Evolution of Migration Rate in a Spatially Realistic Metapopulation Model

Heino, M. ORCID: https://orcid.org/0000-0003-2928-3940 & Hanski, I. (2000). Evolution of Migration Rate in a Spatially Realistic Metapopulation Model. IIASA Interim Report. IIASA, Laxenburg, Austria: IR-00-044

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We use an individual-based, spatially realistic metapopulation model to study the evolution of migration rate. We first explore the evolutionary consequences of habitat change in hypothetical patch networks on a regular lattice. If the primary consequence of habitat change is an increase in local extinction risk due to decreased local population sizes, migration rate increases. A non-monotonic response, with migration rate decreasing at high extinction rate, was obtained only by assuming very frequent catastrophic extinctions. If the quality of the matrix habitat deteriorates, leading to increased mortality during migration, the evolutionary response is more complex. As long as habitat patch occupancy does not decrease markedly with increased migration mortality, reduced migration rate evolves. However, once mortality becomes so high that empty patches remain uncolonized for long time, evolution tends to increase migration rate, which may lead to an 'evolutionary' rescue in a fragmented landscape. We examined in detail the role of kin competition in explaining our results. Kin competition has a quantitative effect on the evolution of migration rate in our model but the patterns described above are primarily caused by spatio-temporal variation in fitness and mortality during migration. We apply the model to real habitat patch networks occupied by two checkerspot butterfly (Melitaea) species, for which sufficient data are available to rigorously estimate most of the model parameters. The migration rate predicted by the model is not significantly different from the empirically observed one. Regional variation in patch areas and connectivities leads to regional variation in the optimal migration rate, predictions which can be quantitatively tested with appropriate empirical data.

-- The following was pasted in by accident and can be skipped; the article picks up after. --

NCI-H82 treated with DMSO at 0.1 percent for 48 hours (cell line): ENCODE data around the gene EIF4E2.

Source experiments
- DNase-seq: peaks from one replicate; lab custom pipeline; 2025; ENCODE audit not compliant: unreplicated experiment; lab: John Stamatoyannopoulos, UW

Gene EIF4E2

Item Type: Monograph (IIASA Interim Report)
Research Programs: Adaptive Dynamics Network (ADN)
Depositing User: IIASA Import
Date Deposited: 15 Jan 2016 02:12
Last Modified: 27 Aug 2021 17:17
URI: https://pure.iiasa.ac.at/6201

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